Why the vaccine for COVID-19 is still several months away
In a matter of months, a never-seen-before coronavirus originating from China has turned the whole world upside down. Lakhs have died, billions are under lockdown, and businesses are reeling with no customers to sell to. At a time like this, a vaccine is the only hope, but experts say it is going to take at least 12-18 months to develop one. Here's why.
The typical process of developing a vaccine (that is effective and safe) takes 10-15 years. This includes several stages, which come one after the other and add years into the process. The fastest vaccine prepared until now is for mumps and that took 4 years, which means the 12-18 month timeline is the best-case scenario, assuming every thing works fine the first time around.
The process includes five stages - exploratory stage, pre-clinical stage, clinical trials, regulatory approvals, and manufacturing. In the first stage, the candidate vaccine is developed; in pre-clinical, it is tested on cell cultures/animals; in clinical, the test is expanded to humans to ensure the vaccine works and is completely safe for public use. Finally, the last two stages involve government review, manufacturing, and distribution.
The development takes about 2-4 years, but the latest technologies and the similarities between the novel coronavirus and the first SARS virus have led to the development of as many as 118 candidate vaccines within 5 months. Similarly, the next stage of animal trials also takes about 1-2 years, but here, some scientists are resorting to simultaneous pre-clinical and clinical trials to save time.
Out of the 118 vaccine candidates, eight are already in the clinical human trials phase. This stage usually takes 15-19 months and is split into three phases. The first tests the vaccine with a small group for ensuring its safety, the second tests its effectiveness with hundreds and compares with a placebo, while the third involves testing with thousands in an outbreak region.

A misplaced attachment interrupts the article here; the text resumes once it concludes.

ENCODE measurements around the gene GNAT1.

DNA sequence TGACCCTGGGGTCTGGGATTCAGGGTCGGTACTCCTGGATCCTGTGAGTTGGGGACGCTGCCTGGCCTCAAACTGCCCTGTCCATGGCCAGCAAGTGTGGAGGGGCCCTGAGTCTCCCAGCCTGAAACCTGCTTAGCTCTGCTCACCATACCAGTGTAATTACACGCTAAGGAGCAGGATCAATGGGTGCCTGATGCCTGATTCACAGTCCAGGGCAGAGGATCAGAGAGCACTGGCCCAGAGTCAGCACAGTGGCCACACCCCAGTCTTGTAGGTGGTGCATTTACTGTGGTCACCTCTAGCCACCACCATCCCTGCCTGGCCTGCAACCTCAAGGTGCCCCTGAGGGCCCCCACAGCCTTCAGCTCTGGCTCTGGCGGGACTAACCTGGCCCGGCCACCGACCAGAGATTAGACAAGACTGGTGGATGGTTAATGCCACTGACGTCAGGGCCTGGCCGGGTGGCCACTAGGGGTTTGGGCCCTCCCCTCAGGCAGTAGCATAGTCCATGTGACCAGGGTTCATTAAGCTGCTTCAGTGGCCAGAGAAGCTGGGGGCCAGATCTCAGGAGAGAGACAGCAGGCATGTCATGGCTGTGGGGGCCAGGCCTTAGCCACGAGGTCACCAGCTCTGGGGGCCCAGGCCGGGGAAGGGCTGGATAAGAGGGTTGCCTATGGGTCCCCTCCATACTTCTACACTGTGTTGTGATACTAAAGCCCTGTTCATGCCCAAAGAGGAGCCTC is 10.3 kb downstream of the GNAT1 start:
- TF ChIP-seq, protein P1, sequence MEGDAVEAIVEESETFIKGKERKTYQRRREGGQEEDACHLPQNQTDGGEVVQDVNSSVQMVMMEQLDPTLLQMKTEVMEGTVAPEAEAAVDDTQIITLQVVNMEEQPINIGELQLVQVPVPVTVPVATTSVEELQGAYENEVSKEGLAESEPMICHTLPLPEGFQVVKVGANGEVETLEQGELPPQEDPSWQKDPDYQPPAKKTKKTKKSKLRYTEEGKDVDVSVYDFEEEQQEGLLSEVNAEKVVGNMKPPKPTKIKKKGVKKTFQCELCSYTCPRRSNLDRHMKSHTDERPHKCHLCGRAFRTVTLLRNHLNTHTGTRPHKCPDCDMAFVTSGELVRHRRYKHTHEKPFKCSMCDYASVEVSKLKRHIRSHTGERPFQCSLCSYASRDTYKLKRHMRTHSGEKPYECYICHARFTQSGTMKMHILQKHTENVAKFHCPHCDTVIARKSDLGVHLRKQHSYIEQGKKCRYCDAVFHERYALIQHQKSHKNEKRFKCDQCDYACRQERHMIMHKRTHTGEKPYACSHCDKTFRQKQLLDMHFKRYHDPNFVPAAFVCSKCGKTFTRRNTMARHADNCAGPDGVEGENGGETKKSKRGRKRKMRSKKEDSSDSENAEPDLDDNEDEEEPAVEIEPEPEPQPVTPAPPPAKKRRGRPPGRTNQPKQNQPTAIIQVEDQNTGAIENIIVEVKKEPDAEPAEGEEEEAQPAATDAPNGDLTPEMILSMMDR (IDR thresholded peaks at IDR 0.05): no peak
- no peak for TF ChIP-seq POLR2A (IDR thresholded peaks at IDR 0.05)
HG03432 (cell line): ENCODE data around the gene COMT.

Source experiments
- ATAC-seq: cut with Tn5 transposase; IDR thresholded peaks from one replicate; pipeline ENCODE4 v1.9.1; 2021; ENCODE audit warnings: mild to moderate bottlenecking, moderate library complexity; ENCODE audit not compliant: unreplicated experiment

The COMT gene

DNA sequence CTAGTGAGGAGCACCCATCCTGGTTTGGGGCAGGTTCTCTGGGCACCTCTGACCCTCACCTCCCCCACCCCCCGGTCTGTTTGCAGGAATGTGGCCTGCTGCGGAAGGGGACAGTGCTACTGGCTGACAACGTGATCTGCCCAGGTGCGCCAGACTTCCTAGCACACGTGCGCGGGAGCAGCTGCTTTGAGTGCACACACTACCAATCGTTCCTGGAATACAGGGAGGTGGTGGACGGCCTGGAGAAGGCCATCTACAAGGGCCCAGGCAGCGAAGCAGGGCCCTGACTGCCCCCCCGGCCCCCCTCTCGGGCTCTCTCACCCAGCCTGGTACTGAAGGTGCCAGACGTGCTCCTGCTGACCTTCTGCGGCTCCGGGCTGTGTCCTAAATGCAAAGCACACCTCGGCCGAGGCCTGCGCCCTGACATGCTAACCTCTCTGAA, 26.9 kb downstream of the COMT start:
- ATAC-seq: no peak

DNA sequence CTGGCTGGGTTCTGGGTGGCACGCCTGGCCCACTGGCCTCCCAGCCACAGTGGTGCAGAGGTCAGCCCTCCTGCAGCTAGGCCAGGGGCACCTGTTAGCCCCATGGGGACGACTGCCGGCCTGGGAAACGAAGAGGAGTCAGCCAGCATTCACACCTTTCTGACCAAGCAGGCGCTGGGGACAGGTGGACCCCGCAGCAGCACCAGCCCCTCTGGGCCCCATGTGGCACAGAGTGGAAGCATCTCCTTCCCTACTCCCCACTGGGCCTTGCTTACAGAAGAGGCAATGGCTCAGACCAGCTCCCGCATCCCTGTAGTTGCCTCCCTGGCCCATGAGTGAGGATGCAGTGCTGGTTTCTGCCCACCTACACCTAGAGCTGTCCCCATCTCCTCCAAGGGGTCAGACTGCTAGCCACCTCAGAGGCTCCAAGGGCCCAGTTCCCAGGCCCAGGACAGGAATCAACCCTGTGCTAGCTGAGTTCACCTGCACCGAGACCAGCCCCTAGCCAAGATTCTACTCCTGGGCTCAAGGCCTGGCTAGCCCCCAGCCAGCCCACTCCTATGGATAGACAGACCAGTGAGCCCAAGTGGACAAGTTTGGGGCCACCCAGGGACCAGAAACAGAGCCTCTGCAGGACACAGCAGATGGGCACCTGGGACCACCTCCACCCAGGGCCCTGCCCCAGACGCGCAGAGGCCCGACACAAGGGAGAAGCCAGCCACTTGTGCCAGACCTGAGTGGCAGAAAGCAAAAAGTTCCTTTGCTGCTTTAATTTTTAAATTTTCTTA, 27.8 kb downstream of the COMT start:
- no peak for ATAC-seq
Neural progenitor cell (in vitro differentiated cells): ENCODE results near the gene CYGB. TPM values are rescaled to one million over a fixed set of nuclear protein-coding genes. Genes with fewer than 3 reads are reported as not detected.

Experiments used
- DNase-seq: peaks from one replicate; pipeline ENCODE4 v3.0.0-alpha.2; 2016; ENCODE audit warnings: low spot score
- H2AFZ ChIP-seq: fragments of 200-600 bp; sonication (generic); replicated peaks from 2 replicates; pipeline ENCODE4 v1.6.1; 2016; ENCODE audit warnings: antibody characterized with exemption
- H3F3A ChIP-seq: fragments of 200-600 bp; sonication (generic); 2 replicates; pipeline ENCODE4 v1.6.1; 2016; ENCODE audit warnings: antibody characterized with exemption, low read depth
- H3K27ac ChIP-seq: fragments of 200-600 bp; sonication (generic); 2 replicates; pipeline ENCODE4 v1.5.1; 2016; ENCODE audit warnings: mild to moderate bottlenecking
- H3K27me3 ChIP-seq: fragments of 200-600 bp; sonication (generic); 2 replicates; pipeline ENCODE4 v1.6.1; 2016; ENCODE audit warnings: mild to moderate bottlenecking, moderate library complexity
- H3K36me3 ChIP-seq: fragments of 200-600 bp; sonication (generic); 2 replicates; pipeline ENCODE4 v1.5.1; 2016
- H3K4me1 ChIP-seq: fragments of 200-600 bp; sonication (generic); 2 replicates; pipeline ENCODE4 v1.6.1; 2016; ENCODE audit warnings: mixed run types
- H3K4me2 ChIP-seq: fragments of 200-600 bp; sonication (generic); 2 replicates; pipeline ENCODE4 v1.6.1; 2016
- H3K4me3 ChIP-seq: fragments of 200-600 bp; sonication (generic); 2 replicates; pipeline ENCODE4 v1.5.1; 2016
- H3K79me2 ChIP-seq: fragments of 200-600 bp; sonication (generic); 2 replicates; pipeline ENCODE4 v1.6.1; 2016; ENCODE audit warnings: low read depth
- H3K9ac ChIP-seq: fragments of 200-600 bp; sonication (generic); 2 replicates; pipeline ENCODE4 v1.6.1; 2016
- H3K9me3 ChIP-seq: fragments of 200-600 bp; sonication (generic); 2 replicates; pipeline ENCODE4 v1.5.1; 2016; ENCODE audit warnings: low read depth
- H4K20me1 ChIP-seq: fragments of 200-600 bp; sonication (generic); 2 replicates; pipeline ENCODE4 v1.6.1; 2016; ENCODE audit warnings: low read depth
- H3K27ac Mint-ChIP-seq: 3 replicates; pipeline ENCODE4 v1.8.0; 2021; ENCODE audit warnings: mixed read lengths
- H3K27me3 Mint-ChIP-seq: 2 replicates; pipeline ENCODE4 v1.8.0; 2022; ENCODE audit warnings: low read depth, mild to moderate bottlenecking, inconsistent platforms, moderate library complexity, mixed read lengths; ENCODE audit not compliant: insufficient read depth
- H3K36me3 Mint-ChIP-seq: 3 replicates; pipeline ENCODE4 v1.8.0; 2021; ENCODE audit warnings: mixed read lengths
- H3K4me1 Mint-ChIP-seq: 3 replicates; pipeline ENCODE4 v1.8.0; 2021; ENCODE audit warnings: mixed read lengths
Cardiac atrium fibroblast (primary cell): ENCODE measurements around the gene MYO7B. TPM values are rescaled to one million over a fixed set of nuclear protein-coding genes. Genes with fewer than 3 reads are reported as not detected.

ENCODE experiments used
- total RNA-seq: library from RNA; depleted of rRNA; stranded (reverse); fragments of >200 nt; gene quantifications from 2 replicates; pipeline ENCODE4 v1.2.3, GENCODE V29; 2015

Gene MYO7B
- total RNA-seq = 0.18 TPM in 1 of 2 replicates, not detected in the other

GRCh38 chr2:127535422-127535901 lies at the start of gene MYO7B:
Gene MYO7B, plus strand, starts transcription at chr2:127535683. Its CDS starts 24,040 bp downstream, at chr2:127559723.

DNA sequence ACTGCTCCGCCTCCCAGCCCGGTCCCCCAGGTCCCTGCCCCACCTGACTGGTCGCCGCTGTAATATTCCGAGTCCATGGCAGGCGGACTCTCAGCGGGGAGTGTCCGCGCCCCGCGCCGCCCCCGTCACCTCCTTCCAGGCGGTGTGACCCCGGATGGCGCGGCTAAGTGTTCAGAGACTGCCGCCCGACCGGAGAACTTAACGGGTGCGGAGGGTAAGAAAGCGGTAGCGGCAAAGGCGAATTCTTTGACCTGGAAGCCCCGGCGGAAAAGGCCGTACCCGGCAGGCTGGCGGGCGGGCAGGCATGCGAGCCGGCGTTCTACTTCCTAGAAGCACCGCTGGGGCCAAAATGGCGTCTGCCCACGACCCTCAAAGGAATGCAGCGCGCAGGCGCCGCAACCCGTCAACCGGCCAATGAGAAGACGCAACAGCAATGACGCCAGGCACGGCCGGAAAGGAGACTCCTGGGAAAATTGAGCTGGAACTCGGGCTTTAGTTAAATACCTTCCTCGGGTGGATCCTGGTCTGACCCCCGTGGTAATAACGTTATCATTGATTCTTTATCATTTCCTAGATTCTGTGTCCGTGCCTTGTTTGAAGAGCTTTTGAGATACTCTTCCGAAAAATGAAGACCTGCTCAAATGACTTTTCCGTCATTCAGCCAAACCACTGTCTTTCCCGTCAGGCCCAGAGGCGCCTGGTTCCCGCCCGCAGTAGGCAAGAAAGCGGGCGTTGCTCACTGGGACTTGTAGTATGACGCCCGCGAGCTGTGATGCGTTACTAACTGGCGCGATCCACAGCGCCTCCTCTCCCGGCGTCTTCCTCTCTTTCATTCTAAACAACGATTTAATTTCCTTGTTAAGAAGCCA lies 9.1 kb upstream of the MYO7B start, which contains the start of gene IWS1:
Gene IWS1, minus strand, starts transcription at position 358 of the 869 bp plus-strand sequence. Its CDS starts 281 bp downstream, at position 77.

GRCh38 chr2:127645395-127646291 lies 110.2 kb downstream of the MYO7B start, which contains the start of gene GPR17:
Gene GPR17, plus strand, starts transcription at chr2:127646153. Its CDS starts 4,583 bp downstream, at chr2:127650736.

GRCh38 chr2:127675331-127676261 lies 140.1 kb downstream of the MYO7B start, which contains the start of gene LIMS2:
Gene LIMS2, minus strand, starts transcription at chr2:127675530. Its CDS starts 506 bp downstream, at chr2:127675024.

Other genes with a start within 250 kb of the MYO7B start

Notably, US-based Moderna's COVID-19 vaccine has shown positive results in both pre-clinical mice trials and early clinical human trials. The candidate has been cleared for Stage 2 of human trials, which are expected to be completed by July-August (sooner than the typical 6-8 months timeline).
After Stage 2 of clinical trials, the vaccine will go into the third phase, which also takes about 6-8 months, provided all goes according to the plan. Moderna expects it might be able to wrap up this phase by the end of this year, lining up its vaccine for fast-tracked review and approval by the Food and Drug Administration (FDA) sometime in early 2021.
Once a vaccine is confirmed to be safe and effective, regulators in the US and around the world would be more than willing to hand out expedited approvals to end the pandemic. After that, the vaccine would have to be mass-produced and distributed, which will directly depend on the vaccine developer's partnerships and investments to source materials and scale-up production to meet the demand.
The process of producing a vaccine in sufficient quantity could take 7-36 months, but with adequate partnerships and pre-emptive efforts like scaling up manufacturing when the vaccine is in trials could cut that period short. Moderna, for instance, has already partnered with drugmaker Lonza to start manufacturing as early as July and have sufficient doses ready by the time of approval next year.